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Map: Which Countries Are Most Responsible For Climate Change?

An interactive map reveals which nations consume the most fossil fuels, and which are most vulnerable to the effects of climate change.

This week, heads of state from around the world met at a UN climate summit hosted by Ban-Ki Moon, and the U.S. promised to put climate change “front and center” of American diplomacy. To illustrate the geopolitics of climate change, the Guardian has put together an in-depth interactive map that elegantly visualizes which countries contribute the most to carbon emissions, both currently and historically, and which are the most vulnerable to the effects of global warming. In many cases, the countries suffering the most from carbon-related climate change have the least power to stop it, since they aren’t the ones emitting the most.

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Play with the interactive map herethe Guardian

As you click on various categories, the sizes of the countries change to reveal their proportional responsibility when it comes to fossil fuel extraction, CO2 emissions, and other measures, as well as vulnerability in terms of rising sea levels, poverty, and population. The map illustrates how China’s emissions have grown exponentially–it has burned more than 9.99 billion tons of fossil fuels in the past year, the most of any nation. The United States is a close second, having burned more than 5.23 billion tons.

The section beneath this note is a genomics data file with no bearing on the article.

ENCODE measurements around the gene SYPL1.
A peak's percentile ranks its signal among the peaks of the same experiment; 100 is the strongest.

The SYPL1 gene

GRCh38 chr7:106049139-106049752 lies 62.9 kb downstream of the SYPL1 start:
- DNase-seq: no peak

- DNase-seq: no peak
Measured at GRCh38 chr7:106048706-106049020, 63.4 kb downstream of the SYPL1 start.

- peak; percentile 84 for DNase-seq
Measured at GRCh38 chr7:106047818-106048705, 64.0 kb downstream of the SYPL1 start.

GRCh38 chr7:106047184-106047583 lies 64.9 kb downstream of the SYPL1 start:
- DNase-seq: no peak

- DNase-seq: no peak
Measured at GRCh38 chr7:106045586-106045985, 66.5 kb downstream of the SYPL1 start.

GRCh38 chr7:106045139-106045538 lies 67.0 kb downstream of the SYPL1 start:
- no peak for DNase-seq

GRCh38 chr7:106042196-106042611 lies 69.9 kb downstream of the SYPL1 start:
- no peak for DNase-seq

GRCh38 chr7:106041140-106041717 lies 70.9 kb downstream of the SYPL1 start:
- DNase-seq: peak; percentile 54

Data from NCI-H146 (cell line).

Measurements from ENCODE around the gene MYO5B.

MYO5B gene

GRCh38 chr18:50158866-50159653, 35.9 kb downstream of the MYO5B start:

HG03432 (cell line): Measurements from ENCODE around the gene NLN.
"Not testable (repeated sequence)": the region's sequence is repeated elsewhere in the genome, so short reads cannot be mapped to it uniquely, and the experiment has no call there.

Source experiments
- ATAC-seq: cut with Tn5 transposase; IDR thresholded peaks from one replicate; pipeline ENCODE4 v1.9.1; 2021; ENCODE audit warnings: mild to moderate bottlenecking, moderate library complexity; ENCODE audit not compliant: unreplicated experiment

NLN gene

It also starkly visualizes how the populations most at risk for being displaced or harmed by climate change don’t correspond with those most responsible for causing it. While the United States is one of the biggest polluters, in terms of the number of people suffering from droughts, floods or extreme temperatures in 2009, it ranks 20th out of 213. Another big polluter, Germany, ranking 6th in the world for consumption, is at much lower risk–ranking 84th–than many countries that consume far less. The population of Ethiopia, on the other hand, is at very high risk, ranking 4th out of 213 countries, but consumes a comparatively small amount of fossil fuels–ranking 109th out of 213.

The trippy, colorful map showing countries ballooning in and out is a powerful visualization of an inconvenient truth: some of the smallest contributors to climate change are facing the greatest risk from its consequences.

Head over to the [i]Guardian[/i] to play around with the map.

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About the author

Carey Dunne is a Brooklyn-based writer covering art and design. Follow her on Twitter.

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